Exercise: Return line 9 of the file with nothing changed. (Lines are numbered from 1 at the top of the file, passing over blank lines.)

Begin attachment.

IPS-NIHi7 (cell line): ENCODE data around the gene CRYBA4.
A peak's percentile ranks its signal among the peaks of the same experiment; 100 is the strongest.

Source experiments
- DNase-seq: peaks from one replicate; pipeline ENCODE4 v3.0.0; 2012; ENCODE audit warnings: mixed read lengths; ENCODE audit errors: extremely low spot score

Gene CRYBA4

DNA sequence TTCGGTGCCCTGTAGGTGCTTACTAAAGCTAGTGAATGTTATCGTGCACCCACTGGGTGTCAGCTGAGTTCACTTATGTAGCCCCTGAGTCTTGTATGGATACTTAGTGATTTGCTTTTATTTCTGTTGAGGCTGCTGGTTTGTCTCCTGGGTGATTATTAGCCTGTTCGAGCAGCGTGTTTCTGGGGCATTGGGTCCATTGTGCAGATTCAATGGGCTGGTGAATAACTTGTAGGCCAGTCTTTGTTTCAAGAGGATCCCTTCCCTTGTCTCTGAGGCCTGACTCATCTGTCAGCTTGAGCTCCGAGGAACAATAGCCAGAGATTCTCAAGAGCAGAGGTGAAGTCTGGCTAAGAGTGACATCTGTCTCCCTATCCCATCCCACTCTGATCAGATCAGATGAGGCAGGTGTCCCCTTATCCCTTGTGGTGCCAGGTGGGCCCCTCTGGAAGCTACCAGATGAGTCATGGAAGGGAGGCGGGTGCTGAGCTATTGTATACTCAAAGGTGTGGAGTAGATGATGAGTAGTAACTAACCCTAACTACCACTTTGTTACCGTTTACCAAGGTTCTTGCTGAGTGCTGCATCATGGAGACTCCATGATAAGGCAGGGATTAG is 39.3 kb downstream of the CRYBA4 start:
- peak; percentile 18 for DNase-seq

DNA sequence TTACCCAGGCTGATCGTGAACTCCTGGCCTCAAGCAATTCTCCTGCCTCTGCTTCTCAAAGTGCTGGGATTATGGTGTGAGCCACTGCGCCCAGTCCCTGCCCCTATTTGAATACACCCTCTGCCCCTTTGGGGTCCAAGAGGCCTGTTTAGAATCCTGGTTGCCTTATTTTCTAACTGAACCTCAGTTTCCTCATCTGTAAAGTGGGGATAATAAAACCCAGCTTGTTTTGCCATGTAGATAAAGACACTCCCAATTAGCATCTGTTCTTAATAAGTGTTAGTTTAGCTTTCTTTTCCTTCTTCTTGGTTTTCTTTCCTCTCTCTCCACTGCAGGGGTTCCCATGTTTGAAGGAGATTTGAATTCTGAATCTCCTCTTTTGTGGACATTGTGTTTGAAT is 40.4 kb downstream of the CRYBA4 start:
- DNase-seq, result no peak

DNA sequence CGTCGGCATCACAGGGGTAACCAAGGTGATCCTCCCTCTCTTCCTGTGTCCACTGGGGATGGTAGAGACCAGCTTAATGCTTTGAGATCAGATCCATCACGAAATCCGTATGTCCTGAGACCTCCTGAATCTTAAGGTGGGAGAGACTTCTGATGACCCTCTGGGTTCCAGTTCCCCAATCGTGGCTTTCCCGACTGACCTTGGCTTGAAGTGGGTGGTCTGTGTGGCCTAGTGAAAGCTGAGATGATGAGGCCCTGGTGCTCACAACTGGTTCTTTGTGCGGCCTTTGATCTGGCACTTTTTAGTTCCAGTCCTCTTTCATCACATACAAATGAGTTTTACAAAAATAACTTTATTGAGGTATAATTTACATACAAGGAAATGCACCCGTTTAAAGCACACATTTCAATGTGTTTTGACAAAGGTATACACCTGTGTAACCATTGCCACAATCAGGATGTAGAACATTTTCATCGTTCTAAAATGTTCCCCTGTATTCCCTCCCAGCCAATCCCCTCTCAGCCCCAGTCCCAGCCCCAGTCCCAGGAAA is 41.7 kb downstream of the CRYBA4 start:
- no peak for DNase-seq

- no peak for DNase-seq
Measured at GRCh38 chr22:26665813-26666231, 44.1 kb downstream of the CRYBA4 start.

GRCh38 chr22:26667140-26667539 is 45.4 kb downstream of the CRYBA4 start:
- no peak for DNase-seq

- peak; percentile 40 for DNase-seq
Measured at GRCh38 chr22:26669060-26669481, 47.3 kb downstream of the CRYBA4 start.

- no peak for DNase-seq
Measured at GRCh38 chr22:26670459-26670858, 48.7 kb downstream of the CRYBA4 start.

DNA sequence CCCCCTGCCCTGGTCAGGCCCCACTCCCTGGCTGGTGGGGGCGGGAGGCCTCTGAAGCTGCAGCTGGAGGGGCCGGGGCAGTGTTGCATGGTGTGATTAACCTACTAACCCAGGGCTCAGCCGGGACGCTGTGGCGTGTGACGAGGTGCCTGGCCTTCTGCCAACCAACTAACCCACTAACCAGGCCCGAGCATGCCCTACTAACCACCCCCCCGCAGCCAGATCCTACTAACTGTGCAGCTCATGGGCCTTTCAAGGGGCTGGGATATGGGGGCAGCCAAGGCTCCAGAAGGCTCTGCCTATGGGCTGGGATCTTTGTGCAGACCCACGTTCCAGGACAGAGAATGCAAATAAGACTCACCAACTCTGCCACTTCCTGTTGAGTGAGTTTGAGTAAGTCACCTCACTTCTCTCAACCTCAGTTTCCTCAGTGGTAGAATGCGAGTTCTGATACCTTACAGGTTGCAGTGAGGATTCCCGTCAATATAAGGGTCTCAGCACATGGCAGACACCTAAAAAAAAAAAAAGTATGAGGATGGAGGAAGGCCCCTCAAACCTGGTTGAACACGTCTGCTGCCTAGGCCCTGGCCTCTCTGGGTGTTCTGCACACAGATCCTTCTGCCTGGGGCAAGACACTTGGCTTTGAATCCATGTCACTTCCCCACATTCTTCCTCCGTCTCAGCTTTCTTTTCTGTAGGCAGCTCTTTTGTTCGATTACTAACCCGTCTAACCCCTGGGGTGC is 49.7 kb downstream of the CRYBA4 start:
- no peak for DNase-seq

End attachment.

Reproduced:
- DNase-seq, result no peak